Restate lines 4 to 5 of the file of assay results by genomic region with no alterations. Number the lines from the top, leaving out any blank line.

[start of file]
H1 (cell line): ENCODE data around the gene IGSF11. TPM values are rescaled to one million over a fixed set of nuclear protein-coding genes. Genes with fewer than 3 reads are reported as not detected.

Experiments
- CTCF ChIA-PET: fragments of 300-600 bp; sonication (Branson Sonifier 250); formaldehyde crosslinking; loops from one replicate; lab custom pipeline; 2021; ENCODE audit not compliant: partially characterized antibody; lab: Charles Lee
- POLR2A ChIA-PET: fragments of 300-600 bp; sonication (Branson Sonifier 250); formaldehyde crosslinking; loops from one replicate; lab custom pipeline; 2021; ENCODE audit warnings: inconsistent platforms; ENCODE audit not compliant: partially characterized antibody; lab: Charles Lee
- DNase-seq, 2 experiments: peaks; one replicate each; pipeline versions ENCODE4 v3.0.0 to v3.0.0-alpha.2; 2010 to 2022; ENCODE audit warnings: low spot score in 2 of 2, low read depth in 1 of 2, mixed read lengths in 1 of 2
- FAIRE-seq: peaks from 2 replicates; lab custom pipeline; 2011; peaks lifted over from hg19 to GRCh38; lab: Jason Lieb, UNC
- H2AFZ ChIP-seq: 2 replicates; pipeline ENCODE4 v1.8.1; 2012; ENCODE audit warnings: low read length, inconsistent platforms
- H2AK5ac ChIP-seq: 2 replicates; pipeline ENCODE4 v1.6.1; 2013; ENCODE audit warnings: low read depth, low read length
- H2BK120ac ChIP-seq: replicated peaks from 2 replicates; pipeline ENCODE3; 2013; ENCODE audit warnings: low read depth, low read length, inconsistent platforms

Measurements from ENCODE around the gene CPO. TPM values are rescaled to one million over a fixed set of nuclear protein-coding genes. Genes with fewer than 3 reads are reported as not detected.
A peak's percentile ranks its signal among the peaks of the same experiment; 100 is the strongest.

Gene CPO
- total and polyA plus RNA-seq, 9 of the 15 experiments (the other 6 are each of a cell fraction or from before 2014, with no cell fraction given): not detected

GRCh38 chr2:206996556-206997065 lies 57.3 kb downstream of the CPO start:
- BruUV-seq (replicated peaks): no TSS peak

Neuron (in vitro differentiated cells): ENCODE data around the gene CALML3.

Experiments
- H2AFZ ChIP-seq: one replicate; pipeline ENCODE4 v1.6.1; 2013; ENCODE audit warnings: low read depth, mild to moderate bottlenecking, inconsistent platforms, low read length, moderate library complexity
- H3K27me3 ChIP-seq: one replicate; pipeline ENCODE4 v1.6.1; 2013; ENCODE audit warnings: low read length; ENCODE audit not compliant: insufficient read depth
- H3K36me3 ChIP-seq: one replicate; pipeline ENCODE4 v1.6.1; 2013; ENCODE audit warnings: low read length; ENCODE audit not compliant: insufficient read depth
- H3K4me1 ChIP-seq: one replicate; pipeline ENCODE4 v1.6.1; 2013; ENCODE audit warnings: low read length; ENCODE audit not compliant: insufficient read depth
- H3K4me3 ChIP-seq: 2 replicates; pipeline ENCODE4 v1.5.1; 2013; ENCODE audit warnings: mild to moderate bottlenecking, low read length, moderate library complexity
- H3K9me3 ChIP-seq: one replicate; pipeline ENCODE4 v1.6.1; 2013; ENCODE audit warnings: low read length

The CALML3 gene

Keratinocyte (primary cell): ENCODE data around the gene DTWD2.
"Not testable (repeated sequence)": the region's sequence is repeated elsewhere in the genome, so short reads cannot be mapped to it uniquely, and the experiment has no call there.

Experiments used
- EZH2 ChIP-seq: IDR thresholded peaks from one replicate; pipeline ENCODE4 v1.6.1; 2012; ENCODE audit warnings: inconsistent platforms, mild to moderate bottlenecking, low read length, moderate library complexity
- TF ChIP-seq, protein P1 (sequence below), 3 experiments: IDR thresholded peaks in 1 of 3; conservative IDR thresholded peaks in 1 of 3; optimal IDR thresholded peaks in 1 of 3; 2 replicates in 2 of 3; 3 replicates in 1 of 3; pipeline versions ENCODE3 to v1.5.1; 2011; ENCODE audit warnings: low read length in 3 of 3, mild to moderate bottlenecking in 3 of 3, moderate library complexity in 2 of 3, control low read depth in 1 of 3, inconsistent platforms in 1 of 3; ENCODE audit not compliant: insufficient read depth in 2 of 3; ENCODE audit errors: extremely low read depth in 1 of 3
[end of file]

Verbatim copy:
- POLR2A ChIA-PET: fragments of 300-600 bp; sonication (Branson Sonifier 250); formaldehyde crosslinking; loops from one replicate; lab custom pipeline; 2021; ENCODE audit warnings: inconsistent platforms; ENCODE audit not compliant: partially characterized antibody; lab: Charles Lee
- DNase-seq, 2 experiments: peaks; one replicate each; pipeline versions ENCODE4 v3.0.0 to v3.0.0-alpha.2; 2010 to 2022; ENCODE audit warnings: low spot score in 2 of 2, low read depth in 1 of 2, mixed read lengths in 1 of 2